When Reapplying to Medical School, Be Sure to Craft a Compelling Story


As a reapplicant, you are tasked with telling a story about why are applying to medical school again and what motivates you to persevere. Schools encounter thousands of reapplicants each year, so they are looking for narratives that stand out among the crowd. Explaining what and how you improved in your application is a big part of this story, but meaningful reflection is also essential and vastly underappreciated. Why are you a better applicant this time? What did you discover about yourself during the unsuccessful cycle? How did you determine what needed to be improved? How did you enact these changes, and what challenges did you face along the way? What lessons did you learn from failure and/or growth that can be applied to medical school and clinical practice?



Redo Your Personal Statement When Reapplying to Medical School


Your personal statement is the primary means by which you communicate your story in narrative form. It is also the one piece of your application that absolutely must be changed—and significantly so—if you are to be successful as a reapplicant. The overarching theme and messages of your personal statement can remain the same, especially if you aim to show consistency of character, but improvement in qualifications. However, you should use different anecdotes and examples and modify the overall structure as needed. Also important is to look carefully for any typos, grammatical errors, or stylistic issues that may have distracted readers from the content of the essay. Attention to detail is a highly valued skill in medicine; be sure to demonstrate this skill in all of your essays and especially your personal statement.



Reevaluate your Recommendation Letters


Evaluating your recommendation letters is a tricky step because their content is hidden from applicants. What we really mean is to think about how well each of your letter writers knew you. A longer and more meaningful connection will yield a better and less generic letter. Success in any cycle, especially as a reapplicant, is strongly influenced by how well you make the case that you are an excellent student who stands out from your peers and offers unique experiences, traits, and insights that will add to a diverse class. It is best to keep the letters that you believe are the strongest, and either remove or replace those that are likely the weakest. Furthermore, if you have had a significant new experience since your previous application cycle, you should include a letter from your new mentor or supervisor if at all possible. Admissions committees will want to hear directly from whoever oversaw your recent year(s) of additional experiences, which hopefully involved both personal and academic/professional growth.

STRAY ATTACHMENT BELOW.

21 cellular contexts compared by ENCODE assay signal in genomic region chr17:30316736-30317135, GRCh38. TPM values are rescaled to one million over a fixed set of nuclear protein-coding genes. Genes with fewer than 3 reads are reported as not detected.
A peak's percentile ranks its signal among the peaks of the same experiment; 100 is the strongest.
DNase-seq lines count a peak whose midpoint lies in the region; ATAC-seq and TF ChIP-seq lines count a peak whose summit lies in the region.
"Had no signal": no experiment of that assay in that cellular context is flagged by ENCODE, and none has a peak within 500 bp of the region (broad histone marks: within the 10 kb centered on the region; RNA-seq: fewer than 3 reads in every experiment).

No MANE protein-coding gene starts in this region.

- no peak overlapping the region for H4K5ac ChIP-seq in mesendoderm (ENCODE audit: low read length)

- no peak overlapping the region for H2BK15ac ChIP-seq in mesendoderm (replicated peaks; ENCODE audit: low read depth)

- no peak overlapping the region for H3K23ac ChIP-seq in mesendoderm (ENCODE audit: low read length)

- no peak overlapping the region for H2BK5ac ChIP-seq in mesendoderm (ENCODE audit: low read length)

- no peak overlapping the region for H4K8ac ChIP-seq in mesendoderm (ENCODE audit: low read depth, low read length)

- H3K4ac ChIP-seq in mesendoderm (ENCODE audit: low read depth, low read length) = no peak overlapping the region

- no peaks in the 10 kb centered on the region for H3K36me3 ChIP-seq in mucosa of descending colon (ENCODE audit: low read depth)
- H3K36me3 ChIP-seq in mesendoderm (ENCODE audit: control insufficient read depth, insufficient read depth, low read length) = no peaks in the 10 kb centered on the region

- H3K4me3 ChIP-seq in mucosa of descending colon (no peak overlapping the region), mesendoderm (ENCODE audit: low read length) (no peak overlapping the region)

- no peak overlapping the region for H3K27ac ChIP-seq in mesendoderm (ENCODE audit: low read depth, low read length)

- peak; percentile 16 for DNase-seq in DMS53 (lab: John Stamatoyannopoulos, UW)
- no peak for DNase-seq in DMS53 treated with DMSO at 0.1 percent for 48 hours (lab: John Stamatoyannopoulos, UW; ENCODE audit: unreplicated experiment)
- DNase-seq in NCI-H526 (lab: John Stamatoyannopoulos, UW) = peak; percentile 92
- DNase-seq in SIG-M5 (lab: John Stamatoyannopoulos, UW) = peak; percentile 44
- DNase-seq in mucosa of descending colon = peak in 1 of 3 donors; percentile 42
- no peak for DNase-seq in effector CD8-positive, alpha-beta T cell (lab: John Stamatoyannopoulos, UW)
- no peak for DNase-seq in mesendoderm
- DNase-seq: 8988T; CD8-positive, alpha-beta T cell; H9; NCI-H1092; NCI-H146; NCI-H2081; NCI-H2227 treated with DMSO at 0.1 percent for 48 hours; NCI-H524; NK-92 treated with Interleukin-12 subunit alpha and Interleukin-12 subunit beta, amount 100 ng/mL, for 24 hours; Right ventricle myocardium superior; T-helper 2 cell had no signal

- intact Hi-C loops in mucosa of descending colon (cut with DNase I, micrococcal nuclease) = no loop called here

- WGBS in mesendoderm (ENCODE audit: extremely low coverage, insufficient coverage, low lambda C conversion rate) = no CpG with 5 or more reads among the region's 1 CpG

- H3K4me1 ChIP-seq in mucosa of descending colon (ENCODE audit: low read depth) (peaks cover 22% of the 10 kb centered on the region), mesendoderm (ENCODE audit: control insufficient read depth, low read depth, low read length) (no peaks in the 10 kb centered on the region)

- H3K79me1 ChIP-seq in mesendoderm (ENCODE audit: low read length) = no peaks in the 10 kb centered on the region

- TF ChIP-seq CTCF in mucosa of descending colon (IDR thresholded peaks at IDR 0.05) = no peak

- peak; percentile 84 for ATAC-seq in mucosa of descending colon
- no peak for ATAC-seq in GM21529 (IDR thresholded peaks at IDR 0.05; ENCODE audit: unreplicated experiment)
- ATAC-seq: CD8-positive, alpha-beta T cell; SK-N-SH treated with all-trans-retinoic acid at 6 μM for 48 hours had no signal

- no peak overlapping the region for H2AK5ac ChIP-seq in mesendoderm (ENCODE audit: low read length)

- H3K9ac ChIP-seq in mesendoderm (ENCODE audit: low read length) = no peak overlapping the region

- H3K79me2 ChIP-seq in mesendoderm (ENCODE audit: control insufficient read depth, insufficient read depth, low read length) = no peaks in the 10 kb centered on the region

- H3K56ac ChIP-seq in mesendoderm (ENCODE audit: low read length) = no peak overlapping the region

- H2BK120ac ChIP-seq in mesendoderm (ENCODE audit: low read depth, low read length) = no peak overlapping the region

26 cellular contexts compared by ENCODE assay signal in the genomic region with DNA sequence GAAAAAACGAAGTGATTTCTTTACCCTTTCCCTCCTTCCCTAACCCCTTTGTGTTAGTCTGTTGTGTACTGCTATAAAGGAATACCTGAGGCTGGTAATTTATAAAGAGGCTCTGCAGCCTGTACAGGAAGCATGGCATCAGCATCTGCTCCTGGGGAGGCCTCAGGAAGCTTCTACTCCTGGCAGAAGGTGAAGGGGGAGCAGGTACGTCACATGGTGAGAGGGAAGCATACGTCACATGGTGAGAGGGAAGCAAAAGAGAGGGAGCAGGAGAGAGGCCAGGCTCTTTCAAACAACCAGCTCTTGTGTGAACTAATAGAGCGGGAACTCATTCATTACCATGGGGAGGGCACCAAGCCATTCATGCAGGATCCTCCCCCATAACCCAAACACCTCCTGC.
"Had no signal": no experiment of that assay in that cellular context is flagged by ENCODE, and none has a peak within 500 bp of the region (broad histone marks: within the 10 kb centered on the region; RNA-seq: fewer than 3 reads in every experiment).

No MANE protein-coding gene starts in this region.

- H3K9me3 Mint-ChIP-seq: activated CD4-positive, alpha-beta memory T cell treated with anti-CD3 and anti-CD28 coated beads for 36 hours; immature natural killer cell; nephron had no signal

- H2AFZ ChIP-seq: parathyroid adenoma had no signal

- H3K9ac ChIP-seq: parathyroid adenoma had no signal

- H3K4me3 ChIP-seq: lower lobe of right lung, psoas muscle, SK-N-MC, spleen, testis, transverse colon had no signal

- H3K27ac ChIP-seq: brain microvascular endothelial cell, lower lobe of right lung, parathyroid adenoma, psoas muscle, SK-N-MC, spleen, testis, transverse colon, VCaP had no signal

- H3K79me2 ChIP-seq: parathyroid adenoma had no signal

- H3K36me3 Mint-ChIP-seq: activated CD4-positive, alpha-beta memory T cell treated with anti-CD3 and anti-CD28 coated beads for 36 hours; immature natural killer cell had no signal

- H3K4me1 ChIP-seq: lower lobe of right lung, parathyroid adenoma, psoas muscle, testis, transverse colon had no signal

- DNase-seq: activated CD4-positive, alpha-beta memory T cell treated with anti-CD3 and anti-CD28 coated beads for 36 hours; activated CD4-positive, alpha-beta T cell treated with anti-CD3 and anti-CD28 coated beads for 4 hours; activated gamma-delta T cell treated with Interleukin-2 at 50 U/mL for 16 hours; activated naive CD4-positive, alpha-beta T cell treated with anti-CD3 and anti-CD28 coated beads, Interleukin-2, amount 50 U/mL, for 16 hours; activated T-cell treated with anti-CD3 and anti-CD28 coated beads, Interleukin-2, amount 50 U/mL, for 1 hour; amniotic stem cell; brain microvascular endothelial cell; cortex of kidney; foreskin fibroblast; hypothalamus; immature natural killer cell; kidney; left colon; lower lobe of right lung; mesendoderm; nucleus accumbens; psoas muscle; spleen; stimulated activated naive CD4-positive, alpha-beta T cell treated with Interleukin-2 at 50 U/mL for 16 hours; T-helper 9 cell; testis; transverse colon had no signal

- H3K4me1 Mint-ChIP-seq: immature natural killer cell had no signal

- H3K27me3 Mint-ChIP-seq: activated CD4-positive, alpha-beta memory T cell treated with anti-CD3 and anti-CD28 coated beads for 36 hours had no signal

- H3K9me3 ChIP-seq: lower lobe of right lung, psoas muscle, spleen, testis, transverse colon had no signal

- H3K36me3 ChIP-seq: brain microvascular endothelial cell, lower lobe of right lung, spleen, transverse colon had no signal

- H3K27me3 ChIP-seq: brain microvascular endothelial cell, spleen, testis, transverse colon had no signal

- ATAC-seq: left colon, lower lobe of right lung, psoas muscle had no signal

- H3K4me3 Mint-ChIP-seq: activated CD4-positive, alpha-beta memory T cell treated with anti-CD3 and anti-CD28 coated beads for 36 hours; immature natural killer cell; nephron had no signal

Update Work and Activities Section


The final piece of your application to revise is your work and activities section, but this should be a simple change. Basically, leave all minor entries the same (except for grammatical/stylistic improvements) and add anything relevant that you have done recently or originally excluded. Regarding your most meaningful experiences, most will find it best to only change one of them by replacing the least important or interesting one with the main new activity you undertook since your last cycle. The consistency of your application will be apparent to readers if you add a new “most meaningful experience” entry and recommendation letter that correspond with one another.


As you approach a new cycle, remember to be proud of yourself for your perseverance and commitment to medicine. If you acknowledge your prior mistakes or shortcomings and honestly explain how you’ve addressed them, you will win a lot of points in the eyes of admissions committees who are looking for just such qualities in future physicians. But, do put your best foot forward and emphasize your improvements above all else. In addition to developing a superior application, the best thing you can do to make your next cycle a success is maintain confidence, optimism, and patience. Good luck!